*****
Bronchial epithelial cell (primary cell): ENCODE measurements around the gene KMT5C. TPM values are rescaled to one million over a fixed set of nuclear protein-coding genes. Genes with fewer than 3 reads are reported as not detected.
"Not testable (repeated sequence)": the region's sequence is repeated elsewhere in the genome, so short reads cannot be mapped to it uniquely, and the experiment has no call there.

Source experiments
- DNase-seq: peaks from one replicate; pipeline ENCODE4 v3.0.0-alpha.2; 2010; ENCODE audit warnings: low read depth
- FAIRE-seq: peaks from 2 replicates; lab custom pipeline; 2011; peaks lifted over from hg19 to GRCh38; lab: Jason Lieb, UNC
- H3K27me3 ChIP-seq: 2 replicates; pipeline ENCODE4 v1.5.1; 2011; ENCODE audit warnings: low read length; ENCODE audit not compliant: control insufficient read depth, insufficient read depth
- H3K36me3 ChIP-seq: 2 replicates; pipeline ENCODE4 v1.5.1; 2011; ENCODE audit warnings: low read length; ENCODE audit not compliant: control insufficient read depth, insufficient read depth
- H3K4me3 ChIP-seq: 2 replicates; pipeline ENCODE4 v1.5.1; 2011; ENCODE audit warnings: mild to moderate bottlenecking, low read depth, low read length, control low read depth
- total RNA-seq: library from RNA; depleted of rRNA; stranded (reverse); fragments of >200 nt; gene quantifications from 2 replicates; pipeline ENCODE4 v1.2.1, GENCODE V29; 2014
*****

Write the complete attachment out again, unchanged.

Bronchial epithelial cell (primary cell): ENCODE measurements around the gene KMT5C. TPM values are rescaled to one million over a fixed set of nuclear protein-coding genes. Genes with fewer than 3 reads are reported as not detected.
"Not testable (repeated sequence)": the region's sequence is repeated elsewhere in the genome, so short reads cannot be mapped to it uniquely, and the experiment has no call there.

Source experiments
- DNase-seq: peaks from one replicate; pipeline ENCODE4 v3.0.0-alpha.2; 2010; ENCODE audit warnings: low read depth
- FAIRE-seq: peaks from 2 replicates; lab custom pipeline; 2011; peaks lifted over from hg19 to GRCh38; lab: Jason Lieb, UNC
- H3K27me3 ChIP-seq: 2 replicates; pipeline ENCODE4 v1.5.1; 2011; ENCODE audit warnings: low read length; ENCODE audit not compliant: control insufficient read depth, insufficient read depth
- H3K36me3 ChIP-seq: 2 replicates; pipeline ENCODE4 v1.5.1; 2011; ENCODE audit warnings: low read length; ENCODE audit not compliant: control insufficient read depth, insufficient read depth
- H3K4me3 ChIP-seq: 2 replicates; pipeline ENCODE4 v1.5.1; 2011; ENCODE audit warnings: mild to moderate bottlenecking, low read depth, low read length, control low read depth
- total RNA-seq: library from RNA; depleted of rRNA; stranded (reverse); fragments of >200 nt; gene quantifications from 2 replicates; pipeline ENCODE4 v1.2.1, GENCODE V29; 2014